ISSUE DATE: Mar. 1, 1971
The decompression of rock can be traced back to 1968 and Bob Dylan’s search for a simple way of saying simple things in John Wesley Harding. Among the groups, the gentling process was carried to mellow new highs and lows by The Band. The rise of rock’s new solo poets is a natural extension. Often they are talented offshoots from famous groups, the most notable examples being all four Beatles. Characteristically, they make the new sound but leave explanations to musicologists and sociologists. Occasionally, however, one will fall prey to the seductions of historic hindsight. “The dream is over,” John Lennon has lately observed. “I’m not just talking about the Beatles, I’m talking about the generation thing. It’s over, and we gotta—I have personally gotta—get down to so-called reality.”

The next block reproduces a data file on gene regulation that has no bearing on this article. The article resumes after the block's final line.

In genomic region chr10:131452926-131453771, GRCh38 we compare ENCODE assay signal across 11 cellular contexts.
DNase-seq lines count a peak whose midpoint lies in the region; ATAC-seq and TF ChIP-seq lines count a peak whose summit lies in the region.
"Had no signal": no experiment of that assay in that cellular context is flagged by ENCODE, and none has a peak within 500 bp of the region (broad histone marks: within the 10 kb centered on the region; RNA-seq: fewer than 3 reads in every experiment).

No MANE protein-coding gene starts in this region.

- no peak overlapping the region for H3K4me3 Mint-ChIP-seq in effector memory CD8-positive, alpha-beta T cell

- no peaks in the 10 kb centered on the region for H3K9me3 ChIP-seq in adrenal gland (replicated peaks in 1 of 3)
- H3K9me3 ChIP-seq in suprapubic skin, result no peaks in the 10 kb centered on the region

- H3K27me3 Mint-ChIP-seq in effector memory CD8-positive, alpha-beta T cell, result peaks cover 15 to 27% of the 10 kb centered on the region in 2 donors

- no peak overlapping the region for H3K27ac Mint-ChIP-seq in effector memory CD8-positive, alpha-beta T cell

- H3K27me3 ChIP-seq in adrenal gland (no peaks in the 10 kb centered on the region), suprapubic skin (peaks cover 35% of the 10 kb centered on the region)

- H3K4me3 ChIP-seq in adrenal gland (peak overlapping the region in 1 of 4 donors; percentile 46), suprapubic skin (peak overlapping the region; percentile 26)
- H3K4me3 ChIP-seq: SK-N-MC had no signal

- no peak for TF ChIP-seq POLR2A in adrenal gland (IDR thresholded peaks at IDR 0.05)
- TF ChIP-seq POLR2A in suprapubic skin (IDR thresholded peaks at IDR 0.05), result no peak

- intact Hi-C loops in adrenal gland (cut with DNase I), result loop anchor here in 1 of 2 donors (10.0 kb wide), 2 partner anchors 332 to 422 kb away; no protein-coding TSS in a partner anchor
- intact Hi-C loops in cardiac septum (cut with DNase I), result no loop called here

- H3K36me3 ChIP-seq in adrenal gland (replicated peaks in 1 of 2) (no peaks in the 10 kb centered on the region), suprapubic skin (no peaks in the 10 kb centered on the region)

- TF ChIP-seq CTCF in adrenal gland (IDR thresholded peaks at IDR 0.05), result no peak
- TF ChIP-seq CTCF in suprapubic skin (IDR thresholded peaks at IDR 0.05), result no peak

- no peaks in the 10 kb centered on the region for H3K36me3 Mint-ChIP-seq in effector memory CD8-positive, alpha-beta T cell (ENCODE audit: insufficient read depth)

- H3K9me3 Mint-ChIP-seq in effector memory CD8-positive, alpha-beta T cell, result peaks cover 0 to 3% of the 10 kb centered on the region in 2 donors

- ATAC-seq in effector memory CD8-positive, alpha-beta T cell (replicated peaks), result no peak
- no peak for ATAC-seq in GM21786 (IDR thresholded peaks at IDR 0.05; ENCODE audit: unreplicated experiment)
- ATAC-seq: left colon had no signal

Whether or not the dream is over for good, the man who best sums up the new sound of rock—as well as being its most radiantly successful practitioner—is a brooding, sensitive 22-year-old rich man’s son who sings, he says, “because I don’t know how to talk.” James Taylor’s first album came out only two years ago on the prestigious Apple label. It sold only 30,000 copies its first year. Today Taylor is one of the best and steadiest national record sellers since the loudest days of Beatlemania. Sweet Baby James, his second album, has already sold 1,600,000 copies and, along with his hit single “Fire and Rain,” has been nominated for five Grammy Awards. A third album, Mud Slide Slim, will be released next month. Last month, Taylor was included in the predominantly classical Great Performers series at New York City’s Lincoln Center. He has just finished a movie, Two-Lane Blacktop, for late spring release, and last week he began a sell-out national concert tour of 27 cities.
Read the full story here
Next John Wayne